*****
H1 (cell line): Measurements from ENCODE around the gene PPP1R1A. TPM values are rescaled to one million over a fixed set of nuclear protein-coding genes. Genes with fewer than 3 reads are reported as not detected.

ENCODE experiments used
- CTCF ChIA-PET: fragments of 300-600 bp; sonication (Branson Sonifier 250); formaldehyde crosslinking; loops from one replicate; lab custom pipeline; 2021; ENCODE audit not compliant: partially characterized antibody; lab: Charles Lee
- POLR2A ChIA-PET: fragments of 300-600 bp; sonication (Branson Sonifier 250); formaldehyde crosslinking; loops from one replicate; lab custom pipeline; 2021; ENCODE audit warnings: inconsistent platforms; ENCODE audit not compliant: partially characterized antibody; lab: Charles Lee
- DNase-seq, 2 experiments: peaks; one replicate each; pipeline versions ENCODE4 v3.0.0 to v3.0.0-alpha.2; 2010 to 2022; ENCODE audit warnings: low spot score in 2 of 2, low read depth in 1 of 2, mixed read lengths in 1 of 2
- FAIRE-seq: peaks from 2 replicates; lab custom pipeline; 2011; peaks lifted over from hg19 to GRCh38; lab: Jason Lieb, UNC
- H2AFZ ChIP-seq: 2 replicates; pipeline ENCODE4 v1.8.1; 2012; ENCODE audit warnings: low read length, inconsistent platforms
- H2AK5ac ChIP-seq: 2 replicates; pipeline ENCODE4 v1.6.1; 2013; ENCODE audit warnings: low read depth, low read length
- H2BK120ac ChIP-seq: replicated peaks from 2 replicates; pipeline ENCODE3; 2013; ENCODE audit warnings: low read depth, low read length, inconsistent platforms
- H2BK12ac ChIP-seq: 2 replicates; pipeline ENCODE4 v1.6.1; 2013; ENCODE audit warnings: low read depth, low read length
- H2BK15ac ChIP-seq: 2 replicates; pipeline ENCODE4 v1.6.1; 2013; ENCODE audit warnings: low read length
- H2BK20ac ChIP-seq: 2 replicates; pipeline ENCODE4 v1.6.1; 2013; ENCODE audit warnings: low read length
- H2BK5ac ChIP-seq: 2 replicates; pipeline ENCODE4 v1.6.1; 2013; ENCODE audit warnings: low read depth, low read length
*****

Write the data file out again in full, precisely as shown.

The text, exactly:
H1 (cell line): Measurements from ENCODE around the gene PPP1R1A. TPM values are rescaled to one million over a fixed set of nuclear protein-coding genes. Genes with fewer than 3 reads are reported as not detected.

ENCODE experiments used
- CTCF ChIA-PET: fragments of 300-600 bp; sonication (Branson Sonifier 250); formaldehyde crosslinking; loops from one replicate; lab custom pipeline; 2021; ENCODE audit not compliant: partially characterized antibody; lab: Charles Lee
- POLR2A ChIA-PET: fragments of 300-600 bp; sonication (Branson Sonifier 250); formaldehyde crosslinking; loops from one replicate; lab custom pipeline; 2021; ENCODE audit warnings: inconsistent platforms; ENCODE audit not compliant: partially characterized antibody; lab: Charles Lee
- DNase-seq, 2 experiments: peaks; one replicate each; pipeline versions ENCODE4 v3.0.0 to v3.0.0-alpha.2; 2010 to 2022; ENCODE audit warnings: low spot score in 2 of 2, low read depth in 1 of 2, mixed read lengths in 1 of 2
- FAIRE-seq: peaks from 2 replicates; lab custom pipeline; 2011; peaks lifted over from hg19 to GRCh38; lab: Jason Lieb, UNC
- H2AFZ ChIP-seq: 2 replicates; pipeline ENCODE4 v1.8.1; 2012; ENCODE audit warnings: low read length, inconsistent platforms
- H2AK5ac ChIP-seq: 2 replicates; pipeline ENCODE4 v1.6.1; 2013; ENCODE audit warnings: low read depth, low read length
- H2BK120ac ChIP-seq: replicated peaks from 2 replicates; pipeline ENCODE3; 2013; ENCODE audit warnings: low read depth, low read length, inconsistent platforms
- H2BK12ac ChIP-seq: 2 replicates; pipeline ENCODE4 v1.6.1; 2013; ENCODE audit warnings: low read depth, low read length
- H2BK15ac ChIP-seq: 2 replicates; pipeline ENCODE4 v1.6.1; 2013; ENCODE audit warnings: low read length
- H2BK20ac ChIP-seq: 2 replicates; pipeline ENCODE4 v1.6.1; 2013; ENCODE audit warnings: low read length
- H2BK5ac ChIP-seq: 2 replicates; pipeline ENCODE4 v1.6.1; 2013; ENCODE audit warnings: low read depth, low read length